If the latest season is anything to go by, 2015 could be the year that wholesale buyers and vendors finally get together to do substantial business at a new breed of multibrand showrooms that have cropped up in China’s fashion capitals. Most operate out of Shanghai, appearing during fashion week, but a few now have permanent year-round spaces there. Some are operating on the scale of a small trade show dealing almost exclusively with Chinese brands, while others are staking a claim in a variety of niche markets, catering to both domestic and international designer labels.
Alibaba Group’s Alipay payment service is being introduced at 10 key overseas airports in an effort to further expand the company’s reach beyond China’s borders. The ambition is to make payments and access to other mobile services more seamless for Chinese travelers at their overseas destinations.
As competition in China’s mobile payments industry is heating up, Alipay is making another move to make itself ubiquitous for Chinese customers as it expands the reach of its services to 10 overseas airports. Alipay has long been the market leader in China, but is facing increased competition from Tencent, the internet giant behind WeChat and its competing WeChat Pay feature. Similar to Alipay, WeChat Pay is trying to expand beyond China’s borders to strengthen its competitive positioning in the Chinese market. Notably, both Apple and Samsung have also entered China’s mobile payments market and are perhaps more competitive in Chinese overseas payments than they are in domestic payments.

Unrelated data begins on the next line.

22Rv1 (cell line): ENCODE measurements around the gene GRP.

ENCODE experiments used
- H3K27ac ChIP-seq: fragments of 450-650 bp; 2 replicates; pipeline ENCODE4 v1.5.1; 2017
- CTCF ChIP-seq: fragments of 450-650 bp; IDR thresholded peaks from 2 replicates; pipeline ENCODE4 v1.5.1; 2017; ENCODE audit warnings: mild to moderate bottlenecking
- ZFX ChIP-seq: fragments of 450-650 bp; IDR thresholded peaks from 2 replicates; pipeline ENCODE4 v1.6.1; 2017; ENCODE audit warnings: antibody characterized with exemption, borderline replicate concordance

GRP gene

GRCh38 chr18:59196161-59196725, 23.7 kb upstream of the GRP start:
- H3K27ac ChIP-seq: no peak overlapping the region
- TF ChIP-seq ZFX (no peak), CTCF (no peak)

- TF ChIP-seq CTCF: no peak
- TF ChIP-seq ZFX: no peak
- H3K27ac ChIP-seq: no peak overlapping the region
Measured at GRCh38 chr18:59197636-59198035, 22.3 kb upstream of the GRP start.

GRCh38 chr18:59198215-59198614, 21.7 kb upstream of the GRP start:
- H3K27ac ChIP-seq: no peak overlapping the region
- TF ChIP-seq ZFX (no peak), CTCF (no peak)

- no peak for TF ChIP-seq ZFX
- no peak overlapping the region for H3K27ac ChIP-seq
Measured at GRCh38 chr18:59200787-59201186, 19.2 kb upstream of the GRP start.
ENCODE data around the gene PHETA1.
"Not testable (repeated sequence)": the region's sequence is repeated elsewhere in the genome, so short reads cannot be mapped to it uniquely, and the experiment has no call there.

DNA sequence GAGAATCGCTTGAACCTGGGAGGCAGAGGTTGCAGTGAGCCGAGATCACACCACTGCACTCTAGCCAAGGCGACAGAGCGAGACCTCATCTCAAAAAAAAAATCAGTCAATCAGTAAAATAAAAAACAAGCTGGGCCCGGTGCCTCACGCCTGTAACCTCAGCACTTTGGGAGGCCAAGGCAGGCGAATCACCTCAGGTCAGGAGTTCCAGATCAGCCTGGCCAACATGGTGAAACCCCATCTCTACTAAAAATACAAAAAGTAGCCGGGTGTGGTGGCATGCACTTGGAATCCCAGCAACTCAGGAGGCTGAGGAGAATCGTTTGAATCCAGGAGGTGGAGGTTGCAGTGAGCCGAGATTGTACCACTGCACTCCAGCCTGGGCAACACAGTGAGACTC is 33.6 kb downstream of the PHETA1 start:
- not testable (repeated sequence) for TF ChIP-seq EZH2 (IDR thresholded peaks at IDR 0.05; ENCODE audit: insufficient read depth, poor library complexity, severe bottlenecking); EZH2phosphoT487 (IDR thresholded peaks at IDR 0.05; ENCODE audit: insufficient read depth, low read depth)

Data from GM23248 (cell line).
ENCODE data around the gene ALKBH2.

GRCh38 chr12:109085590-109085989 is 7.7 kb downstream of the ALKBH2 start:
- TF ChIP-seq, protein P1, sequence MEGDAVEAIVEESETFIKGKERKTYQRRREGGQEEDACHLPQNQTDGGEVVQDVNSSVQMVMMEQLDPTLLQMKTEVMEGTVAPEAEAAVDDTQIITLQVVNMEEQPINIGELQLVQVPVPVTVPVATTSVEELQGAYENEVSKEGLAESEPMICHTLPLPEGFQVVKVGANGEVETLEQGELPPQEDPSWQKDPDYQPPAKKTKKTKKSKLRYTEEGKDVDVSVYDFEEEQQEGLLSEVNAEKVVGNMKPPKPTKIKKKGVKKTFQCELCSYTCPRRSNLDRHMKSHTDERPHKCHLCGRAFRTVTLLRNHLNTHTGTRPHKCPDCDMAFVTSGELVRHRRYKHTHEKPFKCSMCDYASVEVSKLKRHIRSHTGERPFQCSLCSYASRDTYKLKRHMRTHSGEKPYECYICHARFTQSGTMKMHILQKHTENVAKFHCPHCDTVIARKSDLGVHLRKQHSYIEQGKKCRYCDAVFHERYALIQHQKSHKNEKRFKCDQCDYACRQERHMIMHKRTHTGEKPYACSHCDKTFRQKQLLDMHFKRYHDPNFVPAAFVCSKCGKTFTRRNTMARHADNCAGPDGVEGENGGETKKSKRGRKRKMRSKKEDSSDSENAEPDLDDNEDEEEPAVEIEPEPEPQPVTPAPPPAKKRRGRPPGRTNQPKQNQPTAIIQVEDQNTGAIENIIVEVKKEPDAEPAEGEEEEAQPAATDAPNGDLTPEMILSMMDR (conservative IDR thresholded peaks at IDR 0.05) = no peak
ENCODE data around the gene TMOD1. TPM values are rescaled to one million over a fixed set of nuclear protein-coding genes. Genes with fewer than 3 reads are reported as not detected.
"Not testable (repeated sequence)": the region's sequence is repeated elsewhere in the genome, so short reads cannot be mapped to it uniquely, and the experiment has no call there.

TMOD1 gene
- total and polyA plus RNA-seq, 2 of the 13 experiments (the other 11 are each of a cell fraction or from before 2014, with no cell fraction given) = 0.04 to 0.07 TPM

As foreign luxury brands remain a lucrative target for China’s top e-commerce platforms, B2C online retailer JD.com continues its push to attract fashion labels abroad with a current focus on British companies.
During London Fashion Week earlier this month, the brand staged its third international runway show following similar presentations at New York and Milan’s fashion weeks in previous seasons. Featuring collections by Chinese designers including EVE de CINA, Kevin Kelly, NE TIGER, By Creations, and X Lando, items on the show’s runway were made available for purchase on JD.com.
Alibaba Group Holding Ltd.’s delivery affiliate will continue to prioritise growth over profits as it builds the logistics network at the heart of the Chinese e-commerce giant’s global expansion.
While Cainiao Smart Logistics Network Ltd. needs funds to continue its investment in its distribution network, it only wants the backing of investors who endorse its model of incurring losses to build scale, chief executive officer Judy Tong told partners at a conference in Hangzhou. Those losses have prompted a US investigation into why largest shareholder Alibaba does not fully fold the smaller company into its own results. But she said both companies have provided data to prove they have played by the rules.
If advertisers in the U.S. are unclear on how much to pay social media influencers, the landscape is even murkier in China, especially on the popular messaging app WeChat.
WeChat has more than 762 million monthly active users, but the closed network is a hard nut to crack for many marketers. So influencers, called “key opinion leaders” over there, are a shortcut for brands to build a personal connection with their audience on a platform that fans trust.
High-end opinion leaders usually have verified accounts in “Subscription” on WeChat, where they publish sponsored posts or videos for brands, while smaller influencers with personal accounts post on their “Moments” to increase brand visibility.
For retailers looking for the best ways to make purchases convenient for Chinese customers, a new study confirms that mobile payments are more critical than ever in the China market.